Over recent decades the use of cover crops as part of the “sistema plantio direto” has become an important feature of Brazilian agriculture. In much of Brazil a second ‘safrinha’ (off season) corn crop is grown after a soy crop, and Brazilian safrinha corn is now a major contributor to the global corn supply. This […]
Estimating emissions associated with indirect land use change (ILUC) is a fundamental part of analysing the likely net GHG emissions impacts of biofuel mandates, and in some regulations (e.g. U.S. Renewable Fuel Standard, California Low Carbon Fuel Standard and ICAO’s CORSIA) estimates of ILUC emissions associated with specific feedstocks have been integrated into regulatory lifecycle […]
For over ten years, indirect land use change modeling has been an important part of assessing the environmental impact of U.S. biofuel policy. While several models have been developed to undertake these assessments, notably the FAPRI-FASOM model used by the Environmental Protection Agency (EPA) in determining the lifecycle emissions of fuels supported by the Renewable […]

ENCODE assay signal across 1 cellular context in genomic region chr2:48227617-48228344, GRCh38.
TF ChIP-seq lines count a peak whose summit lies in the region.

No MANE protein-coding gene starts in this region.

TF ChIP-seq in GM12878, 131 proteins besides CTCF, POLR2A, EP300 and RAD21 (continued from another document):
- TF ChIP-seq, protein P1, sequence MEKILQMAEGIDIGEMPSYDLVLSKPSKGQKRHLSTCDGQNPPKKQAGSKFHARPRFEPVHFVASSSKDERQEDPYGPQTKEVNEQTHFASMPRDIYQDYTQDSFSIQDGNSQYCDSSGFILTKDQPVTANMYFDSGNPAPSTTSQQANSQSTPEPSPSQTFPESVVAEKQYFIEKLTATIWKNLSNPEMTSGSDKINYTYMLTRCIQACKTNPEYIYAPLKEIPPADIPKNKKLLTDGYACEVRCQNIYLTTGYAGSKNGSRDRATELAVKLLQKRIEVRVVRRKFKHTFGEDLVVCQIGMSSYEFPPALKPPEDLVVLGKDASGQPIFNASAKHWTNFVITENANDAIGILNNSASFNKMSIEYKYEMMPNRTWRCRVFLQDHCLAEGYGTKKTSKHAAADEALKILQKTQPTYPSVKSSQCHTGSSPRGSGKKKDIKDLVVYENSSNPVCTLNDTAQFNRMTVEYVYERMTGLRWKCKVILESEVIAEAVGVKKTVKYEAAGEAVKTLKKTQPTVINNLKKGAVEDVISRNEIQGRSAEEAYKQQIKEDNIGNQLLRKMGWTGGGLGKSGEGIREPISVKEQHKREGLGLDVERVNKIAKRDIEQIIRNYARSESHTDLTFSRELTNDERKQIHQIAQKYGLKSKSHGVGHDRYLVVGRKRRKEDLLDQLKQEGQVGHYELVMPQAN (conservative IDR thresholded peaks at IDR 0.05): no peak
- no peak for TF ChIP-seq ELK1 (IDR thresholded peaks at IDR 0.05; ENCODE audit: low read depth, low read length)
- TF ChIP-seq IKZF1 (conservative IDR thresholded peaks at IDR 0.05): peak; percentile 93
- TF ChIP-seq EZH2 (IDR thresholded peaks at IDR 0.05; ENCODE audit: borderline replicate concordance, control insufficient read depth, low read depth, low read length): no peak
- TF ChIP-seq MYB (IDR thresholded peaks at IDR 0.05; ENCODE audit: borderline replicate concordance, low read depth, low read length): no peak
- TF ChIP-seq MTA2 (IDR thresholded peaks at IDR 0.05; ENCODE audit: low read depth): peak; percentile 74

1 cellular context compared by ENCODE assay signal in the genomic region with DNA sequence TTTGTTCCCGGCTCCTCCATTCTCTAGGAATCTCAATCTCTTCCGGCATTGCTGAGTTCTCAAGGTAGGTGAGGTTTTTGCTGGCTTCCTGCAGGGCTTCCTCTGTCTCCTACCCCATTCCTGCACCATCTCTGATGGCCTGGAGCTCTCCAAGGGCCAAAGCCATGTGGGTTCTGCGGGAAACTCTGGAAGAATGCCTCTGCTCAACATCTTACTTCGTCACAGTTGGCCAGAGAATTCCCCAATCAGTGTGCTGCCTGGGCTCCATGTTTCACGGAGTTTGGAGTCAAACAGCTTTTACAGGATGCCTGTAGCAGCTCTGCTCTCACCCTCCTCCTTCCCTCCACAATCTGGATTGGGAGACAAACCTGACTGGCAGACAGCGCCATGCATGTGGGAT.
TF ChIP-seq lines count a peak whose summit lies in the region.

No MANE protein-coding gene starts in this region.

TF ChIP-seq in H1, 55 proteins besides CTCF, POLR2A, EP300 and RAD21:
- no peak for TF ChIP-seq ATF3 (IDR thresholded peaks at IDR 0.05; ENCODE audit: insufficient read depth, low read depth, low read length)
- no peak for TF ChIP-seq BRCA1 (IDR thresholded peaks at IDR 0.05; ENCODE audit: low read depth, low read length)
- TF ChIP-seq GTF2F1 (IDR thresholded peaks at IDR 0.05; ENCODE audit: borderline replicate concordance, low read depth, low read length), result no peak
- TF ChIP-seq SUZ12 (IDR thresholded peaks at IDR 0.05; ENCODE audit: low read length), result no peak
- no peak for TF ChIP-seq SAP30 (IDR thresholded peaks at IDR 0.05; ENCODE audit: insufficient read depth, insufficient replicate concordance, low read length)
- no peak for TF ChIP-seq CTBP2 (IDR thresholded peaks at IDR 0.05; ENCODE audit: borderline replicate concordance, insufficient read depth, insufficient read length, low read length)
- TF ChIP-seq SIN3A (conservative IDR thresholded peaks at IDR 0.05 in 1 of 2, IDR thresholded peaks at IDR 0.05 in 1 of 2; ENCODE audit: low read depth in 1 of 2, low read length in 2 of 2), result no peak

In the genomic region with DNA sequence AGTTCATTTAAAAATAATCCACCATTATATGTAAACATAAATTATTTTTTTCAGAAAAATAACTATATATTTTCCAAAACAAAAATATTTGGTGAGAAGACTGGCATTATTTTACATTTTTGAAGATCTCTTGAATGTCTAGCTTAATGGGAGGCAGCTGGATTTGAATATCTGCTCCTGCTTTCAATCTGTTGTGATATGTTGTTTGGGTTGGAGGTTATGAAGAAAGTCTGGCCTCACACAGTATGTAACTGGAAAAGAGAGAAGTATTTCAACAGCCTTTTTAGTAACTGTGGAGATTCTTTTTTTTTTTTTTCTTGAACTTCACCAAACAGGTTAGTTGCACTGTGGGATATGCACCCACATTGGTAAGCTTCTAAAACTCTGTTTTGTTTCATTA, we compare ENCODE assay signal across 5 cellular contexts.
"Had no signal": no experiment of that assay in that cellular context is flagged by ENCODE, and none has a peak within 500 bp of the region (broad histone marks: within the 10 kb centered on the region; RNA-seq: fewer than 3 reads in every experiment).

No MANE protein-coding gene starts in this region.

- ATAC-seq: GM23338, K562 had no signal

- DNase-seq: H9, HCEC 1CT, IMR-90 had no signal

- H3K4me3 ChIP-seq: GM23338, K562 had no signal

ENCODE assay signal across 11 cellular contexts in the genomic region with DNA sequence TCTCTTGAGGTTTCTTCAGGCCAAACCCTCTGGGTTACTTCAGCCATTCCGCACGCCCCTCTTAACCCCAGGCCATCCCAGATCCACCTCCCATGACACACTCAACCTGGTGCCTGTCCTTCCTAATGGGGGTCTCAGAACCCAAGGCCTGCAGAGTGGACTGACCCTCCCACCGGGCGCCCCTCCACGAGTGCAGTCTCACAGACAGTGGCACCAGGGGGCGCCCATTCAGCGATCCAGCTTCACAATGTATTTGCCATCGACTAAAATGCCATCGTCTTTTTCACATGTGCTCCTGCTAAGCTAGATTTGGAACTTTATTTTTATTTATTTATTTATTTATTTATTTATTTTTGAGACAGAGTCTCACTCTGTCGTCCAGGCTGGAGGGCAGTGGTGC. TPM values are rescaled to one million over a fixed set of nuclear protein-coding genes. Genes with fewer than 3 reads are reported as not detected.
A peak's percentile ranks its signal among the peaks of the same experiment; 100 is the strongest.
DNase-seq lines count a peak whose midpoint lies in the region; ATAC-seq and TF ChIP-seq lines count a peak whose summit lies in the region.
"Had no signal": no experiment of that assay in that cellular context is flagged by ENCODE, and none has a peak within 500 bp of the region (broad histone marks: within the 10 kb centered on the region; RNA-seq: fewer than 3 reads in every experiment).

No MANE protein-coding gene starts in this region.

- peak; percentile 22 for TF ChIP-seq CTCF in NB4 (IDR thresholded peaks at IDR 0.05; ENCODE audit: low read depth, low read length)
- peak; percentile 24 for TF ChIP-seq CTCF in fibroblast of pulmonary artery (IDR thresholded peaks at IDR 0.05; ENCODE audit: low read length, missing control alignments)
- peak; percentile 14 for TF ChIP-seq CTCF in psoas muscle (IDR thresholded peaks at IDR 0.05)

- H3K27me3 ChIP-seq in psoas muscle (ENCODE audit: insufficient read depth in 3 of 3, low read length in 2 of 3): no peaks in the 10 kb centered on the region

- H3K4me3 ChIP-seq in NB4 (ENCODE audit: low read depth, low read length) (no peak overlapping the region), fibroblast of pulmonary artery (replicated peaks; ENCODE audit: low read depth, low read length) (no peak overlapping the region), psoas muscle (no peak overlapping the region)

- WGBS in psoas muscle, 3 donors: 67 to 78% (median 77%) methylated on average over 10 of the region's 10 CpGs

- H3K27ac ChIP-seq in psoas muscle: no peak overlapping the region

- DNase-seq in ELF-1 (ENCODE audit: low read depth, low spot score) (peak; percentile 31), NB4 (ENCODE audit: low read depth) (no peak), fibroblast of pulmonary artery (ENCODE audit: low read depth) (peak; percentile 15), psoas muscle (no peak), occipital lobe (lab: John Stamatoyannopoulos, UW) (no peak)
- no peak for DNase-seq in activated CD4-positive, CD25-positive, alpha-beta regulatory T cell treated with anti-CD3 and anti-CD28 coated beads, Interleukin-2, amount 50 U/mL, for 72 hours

Indirect land use change, often abbreviated to ILUC, refers to the expected expansion of agricultural area (and subsequent release of carbon from biomass and soils) when biofuel policies increase demand for agricultural commodities. In 2008, research led by Tim Searchinger using the FAPRI economic model suggested that accounting for these ILUC emissions might eliminate the […]
Update – An updated critique reacting to republished results from USDA is available here: https://theicct.org/publications/critique-lifecycle-emissions-modeling-ghg-ethanol Earlier in 2017, the United States Department of Agriculture published a study undertaken by the consultants ICF International that included a reassessment of the lifecycle greenhouse gas intensity of corn ethanol. The report concluded that corn ethanol’s greenhouse gas intensity […]
Cerulogy is the consultancy of Dr. Chris Malins.
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Cerulogy comes from the Latin ‘ceruleus’, the colour blue, which is derived from ‘caelum’ meaning sky, suffixed with -logy, from the Greek for a science. Blue sky thinking.